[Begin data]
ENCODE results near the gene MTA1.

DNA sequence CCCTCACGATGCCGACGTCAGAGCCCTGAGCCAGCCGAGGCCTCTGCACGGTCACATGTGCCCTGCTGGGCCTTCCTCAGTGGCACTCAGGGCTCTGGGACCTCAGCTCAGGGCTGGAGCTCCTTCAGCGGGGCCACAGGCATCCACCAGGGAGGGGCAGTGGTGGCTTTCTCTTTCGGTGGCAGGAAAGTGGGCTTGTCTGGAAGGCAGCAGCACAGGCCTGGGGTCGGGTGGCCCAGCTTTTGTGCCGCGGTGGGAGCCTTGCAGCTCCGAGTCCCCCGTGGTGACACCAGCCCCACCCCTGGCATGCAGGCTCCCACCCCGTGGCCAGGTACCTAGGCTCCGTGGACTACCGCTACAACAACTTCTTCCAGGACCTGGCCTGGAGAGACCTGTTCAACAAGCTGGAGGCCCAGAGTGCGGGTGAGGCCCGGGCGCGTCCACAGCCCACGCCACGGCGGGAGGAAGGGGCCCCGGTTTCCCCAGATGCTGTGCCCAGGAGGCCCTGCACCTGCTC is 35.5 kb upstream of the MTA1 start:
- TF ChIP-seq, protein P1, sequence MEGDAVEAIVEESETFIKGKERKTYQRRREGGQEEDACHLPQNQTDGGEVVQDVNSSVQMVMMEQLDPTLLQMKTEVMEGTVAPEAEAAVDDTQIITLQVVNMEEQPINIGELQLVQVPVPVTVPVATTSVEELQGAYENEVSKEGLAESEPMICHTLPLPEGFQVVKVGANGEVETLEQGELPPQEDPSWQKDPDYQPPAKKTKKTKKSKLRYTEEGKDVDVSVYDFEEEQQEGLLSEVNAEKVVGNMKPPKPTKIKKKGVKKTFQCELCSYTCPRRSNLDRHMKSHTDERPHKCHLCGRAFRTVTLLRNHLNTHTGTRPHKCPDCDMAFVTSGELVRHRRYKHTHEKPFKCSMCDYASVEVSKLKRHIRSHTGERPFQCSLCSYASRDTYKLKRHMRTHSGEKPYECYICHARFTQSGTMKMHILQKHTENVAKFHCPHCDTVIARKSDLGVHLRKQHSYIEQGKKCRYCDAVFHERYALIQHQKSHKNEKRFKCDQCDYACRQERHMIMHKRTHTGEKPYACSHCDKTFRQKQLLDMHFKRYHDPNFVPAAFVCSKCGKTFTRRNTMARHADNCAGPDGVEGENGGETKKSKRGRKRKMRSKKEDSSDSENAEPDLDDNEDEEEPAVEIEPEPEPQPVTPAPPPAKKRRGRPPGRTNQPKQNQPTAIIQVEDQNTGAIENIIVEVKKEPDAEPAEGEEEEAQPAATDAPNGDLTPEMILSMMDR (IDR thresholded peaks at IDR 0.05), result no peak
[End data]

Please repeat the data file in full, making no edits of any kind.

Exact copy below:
ENCODE results near the gene MTA1.

DNA sequence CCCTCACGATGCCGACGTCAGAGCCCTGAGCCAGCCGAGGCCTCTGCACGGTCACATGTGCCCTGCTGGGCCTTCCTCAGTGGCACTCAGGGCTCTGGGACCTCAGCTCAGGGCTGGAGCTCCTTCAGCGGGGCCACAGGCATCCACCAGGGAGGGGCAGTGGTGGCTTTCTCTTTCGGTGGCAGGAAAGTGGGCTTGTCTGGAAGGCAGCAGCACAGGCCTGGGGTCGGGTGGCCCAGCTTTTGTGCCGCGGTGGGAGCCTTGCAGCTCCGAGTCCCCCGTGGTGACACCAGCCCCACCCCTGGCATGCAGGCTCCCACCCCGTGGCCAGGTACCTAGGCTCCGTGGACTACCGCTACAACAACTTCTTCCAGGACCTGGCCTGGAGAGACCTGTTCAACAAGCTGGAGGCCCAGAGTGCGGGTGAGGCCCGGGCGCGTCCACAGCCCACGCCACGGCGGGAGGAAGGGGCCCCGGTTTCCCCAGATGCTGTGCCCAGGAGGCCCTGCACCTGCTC is 35.5 kb upstream of the MTA1 start:
- TF ChIP-seq, protein P1, sequence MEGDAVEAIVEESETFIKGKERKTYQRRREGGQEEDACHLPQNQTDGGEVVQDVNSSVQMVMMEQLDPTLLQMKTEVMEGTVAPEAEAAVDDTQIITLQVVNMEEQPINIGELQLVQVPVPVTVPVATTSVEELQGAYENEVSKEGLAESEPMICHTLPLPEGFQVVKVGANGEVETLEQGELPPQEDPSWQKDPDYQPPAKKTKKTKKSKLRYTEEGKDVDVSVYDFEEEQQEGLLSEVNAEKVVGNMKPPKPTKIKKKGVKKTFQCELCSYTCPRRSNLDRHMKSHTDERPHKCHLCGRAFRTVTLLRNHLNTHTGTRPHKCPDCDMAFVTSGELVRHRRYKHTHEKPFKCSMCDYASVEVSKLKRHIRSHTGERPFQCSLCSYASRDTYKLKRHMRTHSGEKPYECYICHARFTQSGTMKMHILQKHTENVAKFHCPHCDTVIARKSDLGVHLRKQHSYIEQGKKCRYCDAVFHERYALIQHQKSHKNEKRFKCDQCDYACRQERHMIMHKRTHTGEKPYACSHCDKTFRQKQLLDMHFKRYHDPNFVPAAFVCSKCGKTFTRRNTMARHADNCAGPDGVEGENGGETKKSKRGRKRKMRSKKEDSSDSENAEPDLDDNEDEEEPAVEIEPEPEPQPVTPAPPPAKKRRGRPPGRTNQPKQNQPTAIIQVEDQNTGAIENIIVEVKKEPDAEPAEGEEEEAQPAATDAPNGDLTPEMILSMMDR (IDR thresholded peaks at IDR 0.05), result no peak